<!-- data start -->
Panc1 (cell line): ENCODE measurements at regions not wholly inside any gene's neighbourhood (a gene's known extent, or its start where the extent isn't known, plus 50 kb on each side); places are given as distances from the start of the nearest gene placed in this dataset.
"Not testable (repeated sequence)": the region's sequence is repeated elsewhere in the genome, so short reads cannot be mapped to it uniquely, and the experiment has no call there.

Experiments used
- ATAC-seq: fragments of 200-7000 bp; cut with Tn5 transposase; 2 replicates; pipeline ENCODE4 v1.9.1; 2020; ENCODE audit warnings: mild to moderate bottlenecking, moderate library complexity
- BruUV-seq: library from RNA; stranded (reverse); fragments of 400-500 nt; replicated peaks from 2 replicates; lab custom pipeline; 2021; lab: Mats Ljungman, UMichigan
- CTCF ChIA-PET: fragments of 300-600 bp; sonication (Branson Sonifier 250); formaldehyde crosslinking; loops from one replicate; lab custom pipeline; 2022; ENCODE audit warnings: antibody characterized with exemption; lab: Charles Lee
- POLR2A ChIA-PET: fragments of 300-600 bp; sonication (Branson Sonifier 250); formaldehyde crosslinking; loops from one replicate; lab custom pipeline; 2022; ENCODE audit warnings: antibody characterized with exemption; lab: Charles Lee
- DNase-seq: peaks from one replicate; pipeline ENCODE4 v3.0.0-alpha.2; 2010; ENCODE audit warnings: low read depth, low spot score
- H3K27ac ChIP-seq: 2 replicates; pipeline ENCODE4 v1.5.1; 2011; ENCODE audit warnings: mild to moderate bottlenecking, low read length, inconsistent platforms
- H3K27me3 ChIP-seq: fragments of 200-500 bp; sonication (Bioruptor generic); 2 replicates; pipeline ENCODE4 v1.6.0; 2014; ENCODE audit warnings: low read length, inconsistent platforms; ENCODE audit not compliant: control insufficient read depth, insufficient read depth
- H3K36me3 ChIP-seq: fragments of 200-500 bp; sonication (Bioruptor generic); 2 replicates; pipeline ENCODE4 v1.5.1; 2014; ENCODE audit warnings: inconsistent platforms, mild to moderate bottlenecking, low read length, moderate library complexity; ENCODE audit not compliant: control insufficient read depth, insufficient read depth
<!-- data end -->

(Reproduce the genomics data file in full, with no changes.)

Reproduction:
Panc1 (cell line): ENCODE measurements at regions not wholly inside any gene's neighbourhood (a gene's known extent, or its start where the extent isn't known, plus 50 kb on each side); places are given as distances from the start of the nearest gene placed in this dataset.
"Not testable (repeated sequence)": the region's sequence is repeated elsewhere in the genome, so short reads cannot be mapped to it uniquely, and the experiment has no call there.

Experiments used
- ATAC-seq: fragments of 200-7000 bp; cut with Tn5 transposase; 2 replicates; pipeline ENCODE4 v1.9.1; 2020; ENCODE audit warnings: mild to moderate bottlenecking, moderate library complexity
- BruUV-seq: library from RNA; stranded (reverse); fragments of 400-500 nt; replicated peaks from 2 replicates; lab custom pipeline; 2021; lab: Mats Ljungman, UMichigan
- CTCF ChIA-PET: fragments of 300-600 bp; sonication (Branson Sonifier 250); formaldehyde crosslinking; loops from one replicate; lab custom pipeline; 2022; ENCODE audit warnings: antibody characterized with exemption; lab: Charles Lee
- POLR2A ChIA-PET: fragments of 300-600 bp; sonication (Branson Sonifier 250); formaldehyde crosslinking; loops from one replicate; lab custom pipeline; 2022; ENCODE audit warnings: antibody characterized with exemption; lab: Charles Lee
- DNase-seq: peaks from one replicate; pipeline ENCODE4 v3.0.0-alpha.2; 2010; ENCODE audit warnings: low read depth, low spot score
- H3K27ac ChIP-seq: 2 replicates; pipeline ENCODE4 v1.5.1; 2011; ENCODE audit warnings: mild to moderate bottlenecking, low read length, inconsistent platforms
- H3K27me3 ChIP-seq: fragments of 200-500 bp; sonication (Bioruptor generic); 2 replicates; pipeline ENCODE4 v1.6.0; 2014; ENCODE audit warnings: low read length, inconsistent platforms; ENCODE audit not compliant: control insufficient read depth, insufficient read depth
- H3K36me3 ChIP-seq: fragments of 200-500 bp; sonication (Bioruptor generic); 2 replicates; pipeline ENCODE4 v1.5.1; 2014; ENCODE audit warnings: inconsistent platforms, mild to moderate bottlenecking, low read length, moderate library complexity; ENCODE audit not compliant: control insufficient read depth, insufficient read depth